The Hon. James E. Baker is a professor at the College of Law with a courtesy appointment in the Maxwell School. Also serving as Director of the Institute for Security Policy and Law, Judge Baker teaches classes on national security law, emerging technologies and national security, ethics, leadership, intelligence, and the laws of war.
Judge Baker is one of the most highly regarded national security lawyers and policy advisors in the nation. Starting his career as an Infantry Officer in the US Marine Corps, Judge Baker subsequently joined the staff of Sen. Daniel Patrick Moynihan before serving the US Department of State, Foreign Intelligence Advisory Board, and National Security Council. Mostly notably, he served on the US Court of Appeals for the Armed Forces for 15 years—the last four as Chief Judge—before stepping down in 2015. The Court hears appeals arising under the Uniform Code of Military Justice, and its decisions are subject to review by the US Supreme Court. Judge Baker authored more than 250 opinions for the Court, addressing criminal law and procedure, rules of evidence, jurisdiction, and the First, Fourth, Fifth, and Sixth Amendments to the Constitution.
Since 2015, when he was appointed by President Barack Obama, Judge Baker has served as a Member of the Public Interest Declassification Board, established by Congress in 2000 to promote transparency in national security activities. He is also a Member of the ABA Rule of Law Initiative (ROLI) Board of Directors; a former Consultant for the Intelligence Advanced Research Projects Activity; and a former Chair of the American Bar Association’s Standing Committee on Law and National Security, which promotes public understanding of, and careers in, national security.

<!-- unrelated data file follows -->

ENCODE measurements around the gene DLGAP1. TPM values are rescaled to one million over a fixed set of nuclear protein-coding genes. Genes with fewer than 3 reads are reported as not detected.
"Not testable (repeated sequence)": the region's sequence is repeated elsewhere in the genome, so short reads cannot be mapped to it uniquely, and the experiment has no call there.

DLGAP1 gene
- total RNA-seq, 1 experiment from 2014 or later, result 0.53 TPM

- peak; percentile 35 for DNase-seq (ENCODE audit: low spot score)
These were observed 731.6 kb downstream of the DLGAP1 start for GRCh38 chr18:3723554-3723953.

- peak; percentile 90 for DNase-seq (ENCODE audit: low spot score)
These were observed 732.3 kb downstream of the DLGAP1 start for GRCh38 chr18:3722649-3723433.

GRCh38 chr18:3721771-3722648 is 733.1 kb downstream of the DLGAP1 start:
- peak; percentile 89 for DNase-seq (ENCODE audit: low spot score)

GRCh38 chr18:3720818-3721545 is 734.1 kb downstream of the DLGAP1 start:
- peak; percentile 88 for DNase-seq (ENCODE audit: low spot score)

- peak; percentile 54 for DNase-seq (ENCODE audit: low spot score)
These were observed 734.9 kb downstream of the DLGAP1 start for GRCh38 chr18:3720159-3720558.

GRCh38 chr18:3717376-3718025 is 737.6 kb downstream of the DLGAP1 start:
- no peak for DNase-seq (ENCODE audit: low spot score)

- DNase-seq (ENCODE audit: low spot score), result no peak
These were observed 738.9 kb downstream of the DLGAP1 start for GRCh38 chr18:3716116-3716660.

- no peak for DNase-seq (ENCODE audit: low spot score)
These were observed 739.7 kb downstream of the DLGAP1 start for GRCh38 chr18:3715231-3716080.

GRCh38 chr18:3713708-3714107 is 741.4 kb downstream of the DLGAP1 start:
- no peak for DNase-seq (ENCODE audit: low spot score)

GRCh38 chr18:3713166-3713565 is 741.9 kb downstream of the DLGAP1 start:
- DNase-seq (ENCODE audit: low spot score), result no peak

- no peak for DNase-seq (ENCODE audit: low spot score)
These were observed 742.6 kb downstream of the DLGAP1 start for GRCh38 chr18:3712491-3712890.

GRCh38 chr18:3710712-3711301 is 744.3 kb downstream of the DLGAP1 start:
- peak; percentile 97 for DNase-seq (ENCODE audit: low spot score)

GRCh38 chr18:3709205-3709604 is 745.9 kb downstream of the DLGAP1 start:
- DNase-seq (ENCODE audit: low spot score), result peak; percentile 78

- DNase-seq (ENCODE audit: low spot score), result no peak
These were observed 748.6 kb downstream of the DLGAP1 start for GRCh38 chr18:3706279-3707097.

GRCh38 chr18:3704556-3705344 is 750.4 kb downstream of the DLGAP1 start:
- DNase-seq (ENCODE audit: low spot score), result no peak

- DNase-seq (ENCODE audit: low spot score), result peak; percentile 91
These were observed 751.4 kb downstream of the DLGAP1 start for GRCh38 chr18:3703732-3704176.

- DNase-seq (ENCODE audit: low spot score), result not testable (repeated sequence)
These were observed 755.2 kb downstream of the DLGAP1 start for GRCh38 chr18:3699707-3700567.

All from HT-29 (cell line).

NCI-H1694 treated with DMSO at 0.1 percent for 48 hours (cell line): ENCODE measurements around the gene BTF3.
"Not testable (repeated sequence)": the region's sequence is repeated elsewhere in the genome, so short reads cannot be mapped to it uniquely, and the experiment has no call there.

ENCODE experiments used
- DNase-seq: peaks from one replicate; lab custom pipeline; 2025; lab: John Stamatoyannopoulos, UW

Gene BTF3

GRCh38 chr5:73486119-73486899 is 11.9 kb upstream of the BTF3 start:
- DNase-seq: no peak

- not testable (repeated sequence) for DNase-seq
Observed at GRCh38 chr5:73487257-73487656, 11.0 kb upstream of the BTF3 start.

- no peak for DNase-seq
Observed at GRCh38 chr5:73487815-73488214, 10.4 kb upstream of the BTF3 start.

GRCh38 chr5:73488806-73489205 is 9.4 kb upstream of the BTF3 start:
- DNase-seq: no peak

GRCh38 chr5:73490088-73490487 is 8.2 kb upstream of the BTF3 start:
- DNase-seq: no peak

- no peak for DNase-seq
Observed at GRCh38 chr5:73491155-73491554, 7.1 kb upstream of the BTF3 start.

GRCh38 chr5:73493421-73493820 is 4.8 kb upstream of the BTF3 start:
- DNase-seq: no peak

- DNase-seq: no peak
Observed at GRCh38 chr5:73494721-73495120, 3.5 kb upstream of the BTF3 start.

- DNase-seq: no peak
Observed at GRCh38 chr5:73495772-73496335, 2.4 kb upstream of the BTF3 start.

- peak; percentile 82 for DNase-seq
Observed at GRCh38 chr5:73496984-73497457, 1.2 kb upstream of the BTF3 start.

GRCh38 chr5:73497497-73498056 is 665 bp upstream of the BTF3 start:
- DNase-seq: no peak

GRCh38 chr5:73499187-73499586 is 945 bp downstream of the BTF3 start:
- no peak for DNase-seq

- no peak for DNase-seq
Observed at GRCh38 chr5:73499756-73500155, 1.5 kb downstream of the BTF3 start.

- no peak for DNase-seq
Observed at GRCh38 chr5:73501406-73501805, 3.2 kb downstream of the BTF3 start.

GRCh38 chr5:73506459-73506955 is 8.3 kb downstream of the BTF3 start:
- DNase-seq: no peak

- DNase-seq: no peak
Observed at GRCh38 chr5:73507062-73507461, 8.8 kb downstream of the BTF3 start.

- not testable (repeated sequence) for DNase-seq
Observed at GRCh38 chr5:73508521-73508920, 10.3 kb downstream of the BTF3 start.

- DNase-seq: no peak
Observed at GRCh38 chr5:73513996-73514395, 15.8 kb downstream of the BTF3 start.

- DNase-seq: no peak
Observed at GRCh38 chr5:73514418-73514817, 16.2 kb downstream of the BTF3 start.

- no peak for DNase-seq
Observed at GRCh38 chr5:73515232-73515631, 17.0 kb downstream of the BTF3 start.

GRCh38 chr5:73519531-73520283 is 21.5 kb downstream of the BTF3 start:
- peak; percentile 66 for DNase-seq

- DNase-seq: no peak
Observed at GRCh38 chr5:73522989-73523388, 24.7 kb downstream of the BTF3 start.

In addition to his exemplary public service, Judge Baker has been a teacher and scholar his entire career. He has taught as an Adjunct or Visiting Professor at Yale Law School (his alma mater, where he received a B.A. and J.D.); University of Iowa College of Law; University of Pittsburgh School of Law; Washington University School of Law; and the Georgetown University Law Center. His courses have included those on Managing National Security, Challenges in National Security, Federal Courts, and Ethics and Leadership. In 2017-2018, Judge Baker was Robert E. Wilhelm Fellow at MIT’s Center for International Studies, where he pursued scholarship on emerging technologies and artificial intelligence. Previous recipients of this prestigious fellowship include former UK Foreign Secretary David Miliband and Adm. William Fallon, former Commander of US Central Command.
Here is a recent interview with the Honorable James Baker:
I have a two-part answer. Specifically, I was walking through the college Post Office one day and saw that the floor was littered with brochures – gold and scarlet brochures. Every student in the college, it seemed, received a brochure and then immediately threw it on the ground. I picked one up off the floor and found that it was an advertisement for the Marine Corps Platoon Leaders Class. I signed up without telling my family. When my mother found out, she gave me a sense of what a Drill Instructor might sound like when I arrived at OCS.